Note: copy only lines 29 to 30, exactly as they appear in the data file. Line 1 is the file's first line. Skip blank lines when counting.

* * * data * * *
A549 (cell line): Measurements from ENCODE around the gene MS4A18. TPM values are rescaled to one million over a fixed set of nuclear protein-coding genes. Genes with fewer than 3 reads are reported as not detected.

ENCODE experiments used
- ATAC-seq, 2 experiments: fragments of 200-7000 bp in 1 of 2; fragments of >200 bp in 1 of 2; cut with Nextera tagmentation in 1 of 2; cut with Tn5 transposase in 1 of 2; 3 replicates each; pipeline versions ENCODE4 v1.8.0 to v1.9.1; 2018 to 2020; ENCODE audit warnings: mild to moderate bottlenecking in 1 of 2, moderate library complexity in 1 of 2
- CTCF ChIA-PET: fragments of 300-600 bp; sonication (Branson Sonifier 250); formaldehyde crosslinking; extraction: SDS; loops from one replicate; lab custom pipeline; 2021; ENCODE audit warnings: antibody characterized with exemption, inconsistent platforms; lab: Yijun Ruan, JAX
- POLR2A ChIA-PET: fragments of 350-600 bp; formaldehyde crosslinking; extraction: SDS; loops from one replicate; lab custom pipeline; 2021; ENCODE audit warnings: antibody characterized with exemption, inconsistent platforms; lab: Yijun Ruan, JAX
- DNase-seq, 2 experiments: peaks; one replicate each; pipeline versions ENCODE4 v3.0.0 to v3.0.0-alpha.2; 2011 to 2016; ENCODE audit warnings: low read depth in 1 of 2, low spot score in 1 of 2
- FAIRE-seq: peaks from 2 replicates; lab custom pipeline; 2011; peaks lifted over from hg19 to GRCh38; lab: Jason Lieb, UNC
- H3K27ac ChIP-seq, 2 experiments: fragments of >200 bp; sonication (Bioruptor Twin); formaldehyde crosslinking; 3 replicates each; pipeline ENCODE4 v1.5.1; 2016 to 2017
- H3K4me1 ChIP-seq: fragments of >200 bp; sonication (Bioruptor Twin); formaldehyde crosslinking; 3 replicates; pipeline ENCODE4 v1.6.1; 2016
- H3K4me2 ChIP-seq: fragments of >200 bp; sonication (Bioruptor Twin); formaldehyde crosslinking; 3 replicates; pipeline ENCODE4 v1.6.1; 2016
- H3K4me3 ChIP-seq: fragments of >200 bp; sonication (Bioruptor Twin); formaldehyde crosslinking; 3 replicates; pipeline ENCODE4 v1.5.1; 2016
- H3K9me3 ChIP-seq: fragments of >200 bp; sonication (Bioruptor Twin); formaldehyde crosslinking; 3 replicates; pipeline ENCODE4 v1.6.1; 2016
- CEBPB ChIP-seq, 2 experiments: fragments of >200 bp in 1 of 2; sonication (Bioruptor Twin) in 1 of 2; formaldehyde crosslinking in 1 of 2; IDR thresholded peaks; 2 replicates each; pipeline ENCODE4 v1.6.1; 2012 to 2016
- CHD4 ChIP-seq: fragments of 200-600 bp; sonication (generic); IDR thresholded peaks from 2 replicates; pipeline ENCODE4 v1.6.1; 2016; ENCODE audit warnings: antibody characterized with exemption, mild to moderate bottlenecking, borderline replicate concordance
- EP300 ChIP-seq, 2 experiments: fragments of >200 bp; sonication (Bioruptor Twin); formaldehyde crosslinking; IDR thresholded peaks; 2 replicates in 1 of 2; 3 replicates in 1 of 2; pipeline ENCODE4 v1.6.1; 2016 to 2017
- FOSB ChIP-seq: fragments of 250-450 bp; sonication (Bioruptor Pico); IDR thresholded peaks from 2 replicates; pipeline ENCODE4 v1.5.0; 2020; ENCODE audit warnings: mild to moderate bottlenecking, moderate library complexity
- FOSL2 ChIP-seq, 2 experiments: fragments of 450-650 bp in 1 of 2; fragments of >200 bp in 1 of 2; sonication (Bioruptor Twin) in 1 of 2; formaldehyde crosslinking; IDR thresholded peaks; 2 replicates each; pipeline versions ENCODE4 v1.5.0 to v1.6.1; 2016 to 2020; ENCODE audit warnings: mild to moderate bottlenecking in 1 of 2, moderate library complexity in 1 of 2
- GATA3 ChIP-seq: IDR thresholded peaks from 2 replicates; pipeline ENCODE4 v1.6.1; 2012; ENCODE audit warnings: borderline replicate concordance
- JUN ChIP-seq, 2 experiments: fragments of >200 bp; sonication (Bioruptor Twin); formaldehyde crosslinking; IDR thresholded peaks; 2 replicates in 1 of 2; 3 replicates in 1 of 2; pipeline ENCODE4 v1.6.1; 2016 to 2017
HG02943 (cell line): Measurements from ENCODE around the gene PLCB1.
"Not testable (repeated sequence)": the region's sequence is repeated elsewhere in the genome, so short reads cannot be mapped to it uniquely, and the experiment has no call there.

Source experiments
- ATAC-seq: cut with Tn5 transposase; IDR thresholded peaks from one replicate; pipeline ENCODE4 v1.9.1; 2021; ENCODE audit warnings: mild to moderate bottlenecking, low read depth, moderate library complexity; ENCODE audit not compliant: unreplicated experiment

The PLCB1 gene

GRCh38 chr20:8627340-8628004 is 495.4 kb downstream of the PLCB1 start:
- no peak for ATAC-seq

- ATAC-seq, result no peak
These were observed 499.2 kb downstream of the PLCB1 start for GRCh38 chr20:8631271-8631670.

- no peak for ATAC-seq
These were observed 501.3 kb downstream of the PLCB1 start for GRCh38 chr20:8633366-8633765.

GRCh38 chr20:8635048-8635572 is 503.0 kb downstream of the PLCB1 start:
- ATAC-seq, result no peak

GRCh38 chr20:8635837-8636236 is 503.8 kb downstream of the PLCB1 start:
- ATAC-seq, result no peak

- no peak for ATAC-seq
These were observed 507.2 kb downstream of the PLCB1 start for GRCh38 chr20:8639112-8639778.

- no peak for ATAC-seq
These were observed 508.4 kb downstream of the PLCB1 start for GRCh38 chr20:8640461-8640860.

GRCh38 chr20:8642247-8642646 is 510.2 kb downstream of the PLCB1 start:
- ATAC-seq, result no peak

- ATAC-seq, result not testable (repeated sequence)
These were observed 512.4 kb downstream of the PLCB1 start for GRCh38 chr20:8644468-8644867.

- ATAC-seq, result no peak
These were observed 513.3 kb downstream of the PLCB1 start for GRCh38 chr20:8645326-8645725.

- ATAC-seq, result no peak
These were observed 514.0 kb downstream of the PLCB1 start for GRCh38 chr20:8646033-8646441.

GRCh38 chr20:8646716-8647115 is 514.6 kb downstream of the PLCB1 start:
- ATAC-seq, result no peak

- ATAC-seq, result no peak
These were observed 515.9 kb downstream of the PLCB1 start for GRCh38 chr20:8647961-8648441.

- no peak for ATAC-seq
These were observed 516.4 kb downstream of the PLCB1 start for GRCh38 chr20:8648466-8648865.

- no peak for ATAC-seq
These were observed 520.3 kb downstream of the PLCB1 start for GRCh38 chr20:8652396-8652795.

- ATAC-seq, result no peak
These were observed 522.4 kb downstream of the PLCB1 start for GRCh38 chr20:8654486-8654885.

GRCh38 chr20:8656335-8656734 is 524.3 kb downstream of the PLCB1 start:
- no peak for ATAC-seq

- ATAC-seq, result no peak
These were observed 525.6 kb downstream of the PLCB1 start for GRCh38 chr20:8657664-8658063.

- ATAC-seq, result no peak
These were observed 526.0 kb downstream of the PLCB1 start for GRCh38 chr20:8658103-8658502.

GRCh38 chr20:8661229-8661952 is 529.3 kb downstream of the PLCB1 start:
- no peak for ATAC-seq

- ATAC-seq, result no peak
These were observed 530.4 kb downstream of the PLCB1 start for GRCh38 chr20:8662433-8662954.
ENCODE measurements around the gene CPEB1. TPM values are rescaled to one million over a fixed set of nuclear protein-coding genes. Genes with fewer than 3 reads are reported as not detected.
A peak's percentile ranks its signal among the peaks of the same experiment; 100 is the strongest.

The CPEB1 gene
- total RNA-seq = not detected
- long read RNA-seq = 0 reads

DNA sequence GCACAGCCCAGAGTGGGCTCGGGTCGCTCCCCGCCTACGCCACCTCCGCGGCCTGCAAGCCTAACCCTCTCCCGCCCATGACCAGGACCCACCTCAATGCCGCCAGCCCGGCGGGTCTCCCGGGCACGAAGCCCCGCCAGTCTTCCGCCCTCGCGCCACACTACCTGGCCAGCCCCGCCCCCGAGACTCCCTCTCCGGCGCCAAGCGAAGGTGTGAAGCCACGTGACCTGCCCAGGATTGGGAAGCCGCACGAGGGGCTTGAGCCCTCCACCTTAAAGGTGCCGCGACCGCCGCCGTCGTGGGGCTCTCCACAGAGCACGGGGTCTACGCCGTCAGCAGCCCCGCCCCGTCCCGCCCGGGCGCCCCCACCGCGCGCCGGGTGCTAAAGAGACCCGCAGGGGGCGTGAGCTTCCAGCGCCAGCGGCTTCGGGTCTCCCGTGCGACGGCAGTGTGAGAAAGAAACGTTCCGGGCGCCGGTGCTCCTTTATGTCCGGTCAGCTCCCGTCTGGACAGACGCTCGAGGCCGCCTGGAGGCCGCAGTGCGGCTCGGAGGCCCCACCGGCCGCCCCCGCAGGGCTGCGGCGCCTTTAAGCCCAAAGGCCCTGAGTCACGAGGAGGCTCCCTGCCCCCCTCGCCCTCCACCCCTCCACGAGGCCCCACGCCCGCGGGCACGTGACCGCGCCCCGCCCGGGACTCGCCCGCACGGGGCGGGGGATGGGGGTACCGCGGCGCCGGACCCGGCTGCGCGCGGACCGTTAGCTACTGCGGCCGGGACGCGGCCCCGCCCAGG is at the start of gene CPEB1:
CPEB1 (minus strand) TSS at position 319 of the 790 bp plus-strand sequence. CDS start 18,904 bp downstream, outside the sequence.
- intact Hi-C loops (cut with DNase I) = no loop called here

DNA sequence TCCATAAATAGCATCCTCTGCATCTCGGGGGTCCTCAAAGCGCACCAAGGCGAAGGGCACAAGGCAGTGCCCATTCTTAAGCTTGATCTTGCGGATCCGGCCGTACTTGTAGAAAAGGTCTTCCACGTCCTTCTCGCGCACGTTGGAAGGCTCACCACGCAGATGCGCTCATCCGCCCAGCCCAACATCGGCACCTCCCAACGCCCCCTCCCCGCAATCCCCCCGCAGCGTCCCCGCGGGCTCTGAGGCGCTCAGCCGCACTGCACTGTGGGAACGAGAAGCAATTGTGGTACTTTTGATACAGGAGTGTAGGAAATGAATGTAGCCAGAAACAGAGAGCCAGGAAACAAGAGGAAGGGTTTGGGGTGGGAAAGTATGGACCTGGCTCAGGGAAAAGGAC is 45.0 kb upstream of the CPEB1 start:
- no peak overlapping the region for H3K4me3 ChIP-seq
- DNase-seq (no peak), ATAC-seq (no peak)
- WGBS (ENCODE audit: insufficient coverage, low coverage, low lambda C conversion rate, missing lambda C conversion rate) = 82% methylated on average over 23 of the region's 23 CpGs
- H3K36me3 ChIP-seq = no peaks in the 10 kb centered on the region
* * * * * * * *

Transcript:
- no peak for ATAC-seq
These were observed 501.3 kb downstream of the PLCB1 start for GRCh38 chr20:8633366-8633765.